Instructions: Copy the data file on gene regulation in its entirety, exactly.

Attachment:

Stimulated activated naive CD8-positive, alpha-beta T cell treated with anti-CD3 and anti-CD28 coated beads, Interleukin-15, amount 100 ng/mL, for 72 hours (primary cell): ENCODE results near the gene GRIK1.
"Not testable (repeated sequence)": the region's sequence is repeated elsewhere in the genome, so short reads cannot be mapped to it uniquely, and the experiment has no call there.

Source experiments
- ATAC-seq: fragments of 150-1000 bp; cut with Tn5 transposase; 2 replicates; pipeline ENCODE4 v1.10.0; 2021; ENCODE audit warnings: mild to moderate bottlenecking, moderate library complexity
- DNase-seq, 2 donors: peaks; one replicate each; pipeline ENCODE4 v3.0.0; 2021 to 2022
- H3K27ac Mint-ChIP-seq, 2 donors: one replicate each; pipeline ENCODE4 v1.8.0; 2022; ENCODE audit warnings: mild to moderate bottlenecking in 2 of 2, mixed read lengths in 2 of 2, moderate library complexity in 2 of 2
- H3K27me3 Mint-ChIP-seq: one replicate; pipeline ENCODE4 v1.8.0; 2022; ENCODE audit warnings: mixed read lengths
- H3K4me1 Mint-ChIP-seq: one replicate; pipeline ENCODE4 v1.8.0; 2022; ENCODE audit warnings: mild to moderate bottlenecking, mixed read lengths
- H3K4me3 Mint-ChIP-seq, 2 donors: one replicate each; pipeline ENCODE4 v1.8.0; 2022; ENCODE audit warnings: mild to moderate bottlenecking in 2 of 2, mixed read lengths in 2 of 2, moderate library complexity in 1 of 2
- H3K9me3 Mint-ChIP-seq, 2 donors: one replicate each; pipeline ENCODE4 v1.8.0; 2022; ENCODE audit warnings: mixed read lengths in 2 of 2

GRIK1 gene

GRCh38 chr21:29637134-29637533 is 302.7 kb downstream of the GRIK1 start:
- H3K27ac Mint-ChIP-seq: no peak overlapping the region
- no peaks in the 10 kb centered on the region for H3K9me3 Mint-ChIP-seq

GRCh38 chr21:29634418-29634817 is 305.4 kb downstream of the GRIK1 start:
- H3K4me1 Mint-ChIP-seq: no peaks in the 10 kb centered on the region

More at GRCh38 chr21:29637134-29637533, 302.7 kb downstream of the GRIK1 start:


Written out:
Stimulated activated naive CD8-positive, alpha-beta T cell treated with anti-CD3 and anti-CD28 coated beads, Interleukin-15, amount 100 ng/mL, for 72 hours (primary cell): ENCODE results near the gene GRIK1.
"Not testable (repeated sequence)": the region's sequence is repeated elsewhere in the genome, so short reads cannot be mapped to it uniquely, and the experiment has no call there.

Source experiments
- ATAC-seq: fragments of 150-1000 bp; cut with Tn5 transposase; 2 replicates; pipeline ENCODE4 v1.10.0; 2021; ENCODE audit warnings: mild to moderate bottlenecking, moderate library complexity
- DNase-seq, 2 donors: peaks; one replicate each; pipeline ENCODE4 v3.0.0; 2021 to 2022
- H3K27ac Mint-ChIP-seq, 2 donors: one replicate each; pipeline ENCODE4 v1.8.0; 2022; ENCODE audit warnings: mild to moderate bottlenecking in 2 of 2, mixed read lengths in 2 of 2, moderate library complexity in 2 of 2
- H3K27me3 Mint-ChIP-seq: one replicate; pipeline ENCODE4 v1.8.0; 2022; ENCODE audit warnings: mixed read lengths
- H3K4me1 Mint-ChIP-seq: one replicate; pipeline ENCODE4 v1.8.0; 2022; ENCODE audit warnings: mild to moderate bottlenecking, mixed read lengths
- H3K4me3 Mint-ChIP-seq, 2 donors: one replicate each; pipeline ENCODE4 v1.8.0; 2022; ENCODE audit warnings: mild to moderate bottlenecking in 2 of 2, mixed read lengths in 2 of 2, moderate library complexity in 1 of 2
- H3K9me3 Mint-ChIP-seq, 2 donors: one replicate each; pipeline ENCODE4 v1.8.0; 2022; ENCODE audit warnings: mixed read lengths in 2 of 2

GRIK1 gene

GRCh38 chr21:29637134-29637533 is 302.7 kb downstream of the GRIK1 start:
- H3K27ac Mint-ChIP-seq: no peak overlapping the region
- no peaks in the 10 kb centered on the region for H3K9me3 Mint-ChIP-seq

GRCh38 chr21:29634418-29634817 is 305.4 kb downstream of the GRIK1 start:
- H3K4me1 Mint-ChIP-seq: no peaks in the 10 kb centered on the region

More at GRCh38 chr21:29637134-29637533, 302.7 kb downstream of the GRIK1 start: